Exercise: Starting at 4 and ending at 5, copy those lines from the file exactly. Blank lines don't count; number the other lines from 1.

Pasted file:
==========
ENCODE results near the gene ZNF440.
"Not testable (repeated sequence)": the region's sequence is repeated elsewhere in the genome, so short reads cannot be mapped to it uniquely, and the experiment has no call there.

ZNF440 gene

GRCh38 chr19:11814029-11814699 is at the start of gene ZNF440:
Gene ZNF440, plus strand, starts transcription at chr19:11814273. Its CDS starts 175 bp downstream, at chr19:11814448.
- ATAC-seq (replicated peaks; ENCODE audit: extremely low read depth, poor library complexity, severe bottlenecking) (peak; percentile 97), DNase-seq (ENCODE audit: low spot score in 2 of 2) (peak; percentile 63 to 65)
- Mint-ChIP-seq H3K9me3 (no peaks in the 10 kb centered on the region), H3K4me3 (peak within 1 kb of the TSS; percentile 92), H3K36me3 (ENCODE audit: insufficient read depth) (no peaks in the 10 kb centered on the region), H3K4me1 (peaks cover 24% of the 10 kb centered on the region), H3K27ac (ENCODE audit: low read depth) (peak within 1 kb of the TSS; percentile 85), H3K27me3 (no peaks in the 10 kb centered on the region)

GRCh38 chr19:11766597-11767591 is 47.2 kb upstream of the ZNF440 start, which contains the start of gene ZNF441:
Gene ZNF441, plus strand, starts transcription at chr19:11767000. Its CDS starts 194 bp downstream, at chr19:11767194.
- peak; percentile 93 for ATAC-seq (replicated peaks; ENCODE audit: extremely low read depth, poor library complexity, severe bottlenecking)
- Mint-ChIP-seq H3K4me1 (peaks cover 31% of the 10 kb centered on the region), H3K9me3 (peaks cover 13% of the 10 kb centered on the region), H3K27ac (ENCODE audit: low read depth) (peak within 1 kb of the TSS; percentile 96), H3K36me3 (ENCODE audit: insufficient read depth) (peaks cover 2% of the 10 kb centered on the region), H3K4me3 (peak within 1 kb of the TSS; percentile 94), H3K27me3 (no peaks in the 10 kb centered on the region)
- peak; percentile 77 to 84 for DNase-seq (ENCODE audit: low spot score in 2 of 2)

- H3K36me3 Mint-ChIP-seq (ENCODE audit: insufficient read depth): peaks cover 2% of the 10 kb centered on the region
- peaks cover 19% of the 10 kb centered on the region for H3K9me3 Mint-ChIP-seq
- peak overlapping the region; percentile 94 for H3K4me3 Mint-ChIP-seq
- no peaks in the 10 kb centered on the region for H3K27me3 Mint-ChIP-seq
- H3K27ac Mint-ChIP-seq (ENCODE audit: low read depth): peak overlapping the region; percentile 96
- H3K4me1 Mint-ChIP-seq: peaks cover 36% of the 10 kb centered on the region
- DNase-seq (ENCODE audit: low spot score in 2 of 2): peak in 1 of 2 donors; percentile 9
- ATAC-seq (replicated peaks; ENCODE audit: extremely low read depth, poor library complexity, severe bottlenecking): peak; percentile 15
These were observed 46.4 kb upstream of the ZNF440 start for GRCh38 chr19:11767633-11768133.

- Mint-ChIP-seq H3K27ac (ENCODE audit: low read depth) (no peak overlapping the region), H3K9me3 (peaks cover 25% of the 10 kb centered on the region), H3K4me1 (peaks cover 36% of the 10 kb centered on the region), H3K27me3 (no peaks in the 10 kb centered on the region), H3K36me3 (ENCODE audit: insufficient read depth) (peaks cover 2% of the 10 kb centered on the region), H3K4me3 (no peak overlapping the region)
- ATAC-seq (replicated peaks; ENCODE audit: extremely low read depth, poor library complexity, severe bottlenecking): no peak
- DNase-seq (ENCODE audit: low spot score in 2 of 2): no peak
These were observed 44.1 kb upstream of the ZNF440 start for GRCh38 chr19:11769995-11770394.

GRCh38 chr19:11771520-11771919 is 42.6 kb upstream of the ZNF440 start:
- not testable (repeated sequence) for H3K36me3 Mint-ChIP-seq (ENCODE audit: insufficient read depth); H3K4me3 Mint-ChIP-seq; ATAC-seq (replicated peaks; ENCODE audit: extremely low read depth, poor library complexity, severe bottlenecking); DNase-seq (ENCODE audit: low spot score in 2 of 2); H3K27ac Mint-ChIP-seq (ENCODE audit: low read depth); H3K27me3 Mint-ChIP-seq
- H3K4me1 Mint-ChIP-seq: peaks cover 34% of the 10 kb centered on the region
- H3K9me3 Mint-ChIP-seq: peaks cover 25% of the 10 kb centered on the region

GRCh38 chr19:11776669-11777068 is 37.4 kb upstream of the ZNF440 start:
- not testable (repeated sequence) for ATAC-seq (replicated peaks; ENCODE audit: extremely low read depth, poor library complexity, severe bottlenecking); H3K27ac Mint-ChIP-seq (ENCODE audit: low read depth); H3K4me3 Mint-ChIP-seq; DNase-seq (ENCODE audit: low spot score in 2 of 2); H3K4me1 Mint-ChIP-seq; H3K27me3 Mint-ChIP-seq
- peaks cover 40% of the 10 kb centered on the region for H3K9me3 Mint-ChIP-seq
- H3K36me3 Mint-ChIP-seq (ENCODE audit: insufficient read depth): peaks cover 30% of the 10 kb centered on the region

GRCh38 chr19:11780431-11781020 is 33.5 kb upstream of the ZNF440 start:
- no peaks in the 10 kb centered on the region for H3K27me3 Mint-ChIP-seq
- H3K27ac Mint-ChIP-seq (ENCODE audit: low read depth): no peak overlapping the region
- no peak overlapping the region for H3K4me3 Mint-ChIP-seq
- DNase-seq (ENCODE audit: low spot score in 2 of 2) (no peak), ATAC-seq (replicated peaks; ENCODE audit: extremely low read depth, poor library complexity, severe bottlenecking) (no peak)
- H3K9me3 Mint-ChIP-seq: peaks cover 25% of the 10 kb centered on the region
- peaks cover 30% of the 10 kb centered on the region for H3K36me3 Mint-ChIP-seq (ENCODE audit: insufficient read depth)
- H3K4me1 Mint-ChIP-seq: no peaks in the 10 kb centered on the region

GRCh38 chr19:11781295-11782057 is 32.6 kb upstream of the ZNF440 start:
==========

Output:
GRCh38 chr19:11814029-11814699 is at the start of gene ZNF440:
Gene ZNF440, plus strand, starts transcription at chr19:11814273. Its CDS starts 175 bp downstream, at chr19:11814448.